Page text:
Self-conciously and notably employed noir conventions - 'knowing' in their quotation of the styles and themes of the 1940s and 1950s 'Everything old is new again': Neo Noir Chinatown (Polanski, 1974) Dark City (Proyas, 1998) e.g. Body Heat (1981), Blade Runner (1982), The Terminator (1984), Blue Velvet (1986), Angel Heart (1987), Batman (1989), Twin Peaks (TV, 1990), The Last Seduction (1994), Pulp Fiction (1994), Usual Suspects (1995), Gattaca (1997), LA Confidential (1997), Se7en (1997), Dark City (1998), The Matrix (1999), Memento (2000), Along Came a Spider (2001), Brick (2005), Sin City (2005), The Dark Knight (2009)...

continuing 'circulation and recirculation of signs that form the fabric of postmodern cultural life' - it begins to reference itself

PoMo Noir 'does not constitute a period in the same way as its predecessors which is also why it shows no sign of ending' (Spicer, 174) Andrew Spicer's Two Phases of Neo Noir Modernist Noir (1967-1981) Postmodernist Noir (1981- ) Dark City (Proyas, 1998) Blade Runner (Ridley Scott, 1982) Importance and iconic status of the city - descending through the layers of the city - interest in what lies beneath the surface - recurring theme of neo-noir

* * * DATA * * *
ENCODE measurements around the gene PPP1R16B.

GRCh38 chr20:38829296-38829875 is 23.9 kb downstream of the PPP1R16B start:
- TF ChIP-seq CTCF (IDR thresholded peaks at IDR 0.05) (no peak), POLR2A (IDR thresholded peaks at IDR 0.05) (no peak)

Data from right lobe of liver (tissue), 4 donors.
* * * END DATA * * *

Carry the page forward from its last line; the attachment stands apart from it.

Blade Runner is referenced in countless neo-noirs as the benchmark for the genre

Icongraphic cues - venetian blinds, smoke, shafts of light (from blinds and the slow moving ceiling fans), rain, 40s costume, the golden bird statue (ref. The Maltese Falcon?), high contrast lighting (chiaroscuro), detective figure...

Deckard - detective - a jaded man living an urban nightmare - no friends or family, living on the edge of society (literally on a different planet) Blade Runner (Ridley Scott, 1982) Blade Runner uses the social critique of classic noir and takes it to its nigthmarish conclusion - namely, that these is no hope for the future of mankind and that society is unsalvageable.'

(Gates, 2006, 104) Blue Velvet: Postmodernist Noir Most Profitable Films of the Eighties I c c The New York Times Critics' Picks
- short video article on Blue Velvet